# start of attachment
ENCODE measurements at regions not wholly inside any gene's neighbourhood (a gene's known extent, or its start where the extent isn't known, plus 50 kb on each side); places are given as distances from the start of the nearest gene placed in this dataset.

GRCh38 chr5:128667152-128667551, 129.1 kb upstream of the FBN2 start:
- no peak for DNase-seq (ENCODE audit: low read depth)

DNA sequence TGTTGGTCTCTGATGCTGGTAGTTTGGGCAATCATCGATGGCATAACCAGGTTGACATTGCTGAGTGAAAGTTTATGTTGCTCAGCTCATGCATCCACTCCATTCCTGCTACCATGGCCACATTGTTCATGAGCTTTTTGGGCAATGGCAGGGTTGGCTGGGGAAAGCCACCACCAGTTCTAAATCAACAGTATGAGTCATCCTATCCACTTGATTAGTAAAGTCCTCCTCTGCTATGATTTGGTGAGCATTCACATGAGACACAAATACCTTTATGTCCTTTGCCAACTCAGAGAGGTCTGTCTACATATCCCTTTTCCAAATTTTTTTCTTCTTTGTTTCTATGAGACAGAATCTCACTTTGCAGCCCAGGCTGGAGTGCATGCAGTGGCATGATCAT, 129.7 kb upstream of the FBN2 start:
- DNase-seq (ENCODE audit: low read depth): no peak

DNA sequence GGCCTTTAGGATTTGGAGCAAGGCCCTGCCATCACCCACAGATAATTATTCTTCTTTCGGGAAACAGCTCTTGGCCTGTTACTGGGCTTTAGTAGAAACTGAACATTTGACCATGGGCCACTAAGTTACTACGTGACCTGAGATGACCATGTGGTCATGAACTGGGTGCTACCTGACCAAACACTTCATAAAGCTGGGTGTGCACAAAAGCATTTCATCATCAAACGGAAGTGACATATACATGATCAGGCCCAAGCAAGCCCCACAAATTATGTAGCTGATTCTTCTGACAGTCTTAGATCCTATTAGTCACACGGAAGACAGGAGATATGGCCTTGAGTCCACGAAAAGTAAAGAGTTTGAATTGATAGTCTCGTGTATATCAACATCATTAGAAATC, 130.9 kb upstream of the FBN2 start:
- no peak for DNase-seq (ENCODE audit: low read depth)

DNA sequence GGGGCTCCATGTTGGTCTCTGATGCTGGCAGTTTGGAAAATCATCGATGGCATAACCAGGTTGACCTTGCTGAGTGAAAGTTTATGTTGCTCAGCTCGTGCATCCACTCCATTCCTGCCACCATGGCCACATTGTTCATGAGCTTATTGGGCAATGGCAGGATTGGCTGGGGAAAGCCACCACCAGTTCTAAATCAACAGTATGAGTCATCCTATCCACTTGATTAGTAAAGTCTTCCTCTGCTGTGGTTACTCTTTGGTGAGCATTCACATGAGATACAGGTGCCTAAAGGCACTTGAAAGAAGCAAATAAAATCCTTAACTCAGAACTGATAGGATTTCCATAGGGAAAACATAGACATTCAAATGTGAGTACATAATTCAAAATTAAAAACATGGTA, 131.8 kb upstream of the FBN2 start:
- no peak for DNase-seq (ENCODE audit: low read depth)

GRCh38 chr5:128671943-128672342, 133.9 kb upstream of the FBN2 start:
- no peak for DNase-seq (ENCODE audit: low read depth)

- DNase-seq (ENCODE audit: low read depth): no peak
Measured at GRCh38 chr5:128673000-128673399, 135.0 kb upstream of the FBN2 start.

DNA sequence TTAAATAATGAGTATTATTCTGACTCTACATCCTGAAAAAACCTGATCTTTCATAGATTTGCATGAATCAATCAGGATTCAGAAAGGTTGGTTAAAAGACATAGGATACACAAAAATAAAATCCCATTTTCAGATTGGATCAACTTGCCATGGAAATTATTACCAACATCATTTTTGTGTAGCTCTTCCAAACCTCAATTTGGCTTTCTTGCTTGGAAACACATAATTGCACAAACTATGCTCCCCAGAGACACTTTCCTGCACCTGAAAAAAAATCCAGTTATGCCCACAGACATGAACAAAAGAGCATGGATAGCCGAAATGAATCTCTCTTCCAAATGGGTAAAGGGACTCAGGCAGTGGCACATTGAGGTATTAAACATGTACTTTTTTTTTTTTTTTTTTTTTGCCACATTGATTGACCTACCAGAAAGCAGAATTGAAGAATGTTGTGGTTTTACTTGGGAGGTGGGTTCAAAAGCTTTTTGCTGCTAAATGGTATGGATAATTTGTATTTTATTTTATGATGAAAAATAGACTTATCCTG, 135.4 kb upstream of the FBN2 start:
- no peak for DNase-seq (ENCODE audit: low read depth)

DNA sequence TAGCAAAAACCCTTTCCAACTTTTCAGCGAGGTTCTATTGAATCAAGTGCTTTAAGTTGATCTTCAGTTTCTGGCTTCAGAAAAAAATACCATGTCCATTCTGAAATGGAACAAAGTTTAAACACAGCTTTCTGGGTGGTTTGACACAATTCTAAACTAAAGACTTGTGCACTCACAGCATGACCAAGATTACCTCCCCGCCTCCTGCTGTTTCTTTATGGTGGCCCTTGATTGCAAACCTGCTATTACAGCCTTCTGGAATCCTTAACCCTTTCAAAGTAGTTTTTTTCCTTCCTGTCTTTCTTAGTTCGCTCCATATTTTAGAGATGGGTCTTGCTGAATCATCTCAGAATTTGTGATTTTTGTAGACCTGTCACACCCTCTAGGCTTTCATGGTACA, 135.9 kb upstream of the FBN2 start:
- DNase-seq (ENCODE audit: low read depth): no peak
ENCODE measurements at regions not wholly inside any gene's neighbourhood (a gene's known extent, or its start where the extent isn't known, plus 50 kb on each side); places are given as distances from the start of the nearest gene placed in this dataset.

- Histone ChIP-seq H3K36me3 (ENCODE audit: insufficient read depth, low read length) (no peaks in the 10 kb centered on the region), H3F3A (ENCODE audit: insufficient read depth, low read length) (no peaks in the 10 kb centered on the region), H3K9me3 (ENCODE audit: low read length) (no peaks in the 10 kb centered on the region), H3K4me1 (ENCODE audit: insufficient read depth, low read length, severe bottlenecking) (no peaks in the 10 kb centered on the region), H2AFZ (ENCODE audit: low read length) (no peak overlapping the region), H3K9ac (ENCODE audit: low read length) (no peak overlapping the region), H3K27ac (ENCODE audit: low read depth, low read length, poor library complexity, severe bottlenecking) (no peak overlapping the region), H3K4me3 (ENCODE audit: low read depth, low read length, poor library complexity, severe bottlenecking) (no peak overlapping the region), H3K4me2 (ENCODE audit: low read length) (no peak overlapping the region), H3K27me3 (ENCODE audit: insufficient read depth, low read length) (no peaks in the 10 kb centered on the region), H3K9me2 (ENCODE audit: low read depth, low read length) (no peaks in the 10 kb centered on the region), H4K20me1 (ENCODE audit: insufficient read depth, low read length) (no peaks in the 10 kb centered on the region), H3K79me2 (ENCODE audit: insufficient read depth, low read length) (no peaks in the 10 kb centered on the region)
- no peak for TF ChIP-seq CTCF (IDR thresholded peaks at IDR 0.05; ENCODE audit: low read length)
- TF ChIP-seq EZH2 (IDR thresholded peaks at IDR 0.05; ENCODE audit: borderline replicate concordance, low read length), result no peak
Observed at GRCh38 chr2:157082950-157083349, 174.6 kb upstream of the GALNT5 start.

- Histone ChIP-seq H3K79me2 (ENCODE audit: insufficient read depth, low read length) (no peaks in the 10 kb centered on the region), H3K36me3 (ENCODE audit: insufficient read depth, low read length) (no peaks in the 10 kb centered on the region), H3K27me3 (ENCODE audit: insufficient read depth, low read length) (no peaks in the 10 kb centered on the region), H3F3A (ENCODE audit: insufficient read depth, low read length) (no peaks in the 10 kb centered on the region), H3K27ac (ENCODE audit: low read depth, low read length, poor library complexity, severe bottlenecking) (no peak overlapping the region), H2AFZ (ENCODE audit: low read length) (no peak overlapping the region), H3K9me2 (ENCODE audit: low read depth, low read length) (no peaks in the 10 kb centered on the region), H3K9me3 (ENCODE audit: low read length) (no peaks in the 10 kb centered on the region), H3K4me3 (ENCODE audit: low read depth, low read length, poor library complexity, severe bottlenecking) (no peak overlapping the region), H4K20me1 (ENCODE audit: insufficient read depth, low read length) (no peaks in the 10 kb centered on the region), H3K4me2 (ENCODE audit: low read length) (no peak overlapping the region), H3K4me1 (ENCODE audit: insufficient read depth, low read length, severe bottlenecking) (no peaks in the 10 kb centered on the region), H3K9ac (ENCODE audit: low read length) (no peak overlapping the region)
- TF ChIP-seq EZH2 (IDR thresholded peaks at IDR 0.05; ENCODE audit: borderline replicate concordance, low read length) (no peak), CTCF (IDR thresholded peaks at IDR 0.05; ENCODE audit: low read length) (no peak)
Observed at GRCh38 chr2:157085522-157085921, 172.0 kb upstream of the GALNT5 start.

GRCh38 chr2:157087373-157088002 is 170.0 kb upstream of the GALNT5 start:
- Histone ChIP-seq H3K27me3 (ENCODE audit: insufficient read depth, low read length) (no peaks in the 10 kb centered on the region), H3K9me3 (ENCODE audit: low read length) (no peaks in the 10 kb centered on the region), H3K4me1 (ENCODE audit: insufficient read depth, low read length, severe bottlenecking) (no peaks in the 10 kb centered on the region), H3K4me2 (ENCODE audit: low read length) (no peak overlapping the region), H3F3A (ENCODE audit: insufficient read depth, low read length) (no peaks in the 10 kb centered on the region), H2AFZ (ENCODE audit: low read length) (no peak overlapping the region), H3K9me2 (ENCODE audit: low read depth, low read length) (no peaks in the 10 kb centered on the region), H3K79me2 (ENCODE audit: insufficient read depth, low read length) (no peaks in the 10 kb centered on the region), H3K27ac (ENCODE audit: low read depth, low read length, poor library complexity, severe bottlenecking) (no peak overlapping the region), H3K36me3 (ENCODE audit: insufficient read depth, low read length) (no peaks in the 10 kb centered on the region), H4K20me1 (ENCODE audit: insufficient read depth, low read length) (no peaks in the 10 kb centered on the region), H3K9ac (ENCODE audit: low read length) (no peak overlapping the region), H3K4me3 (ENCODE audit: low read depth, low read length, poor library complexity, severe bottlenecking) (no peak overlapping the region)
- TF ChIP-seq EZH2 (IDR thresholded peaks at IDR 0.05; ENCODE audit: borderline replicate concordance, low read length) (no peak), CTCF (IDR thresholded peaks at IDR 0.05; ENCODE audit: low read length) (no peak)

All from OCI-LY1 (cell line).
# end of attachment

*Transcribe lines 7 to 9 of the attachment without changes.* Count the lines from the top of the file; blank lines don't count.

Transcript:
- no peak for DNase-seq (ENCODE audit: low read depth)

DNA sequence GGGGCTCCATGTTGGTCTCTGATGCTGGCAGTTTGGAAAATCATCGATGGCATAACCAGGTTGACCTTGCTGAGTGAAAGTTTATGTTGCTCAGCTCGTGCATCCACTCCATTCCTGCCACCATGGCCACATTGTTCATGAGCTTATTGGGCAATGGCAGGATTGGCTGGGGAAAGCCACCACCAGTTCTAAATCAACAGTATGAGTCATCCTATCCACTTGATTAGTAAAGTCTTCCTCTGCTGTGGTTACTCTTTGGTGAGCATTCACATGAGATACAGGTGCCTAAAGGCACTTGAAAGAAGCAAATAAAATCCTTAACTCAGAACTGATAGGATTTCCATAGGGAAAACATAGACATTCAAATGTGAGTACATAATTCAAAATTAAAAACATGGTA, 131.8 kb upstream of the FBN2 start:
- no peak for DNase-seq (ENCODE audit: low read depth)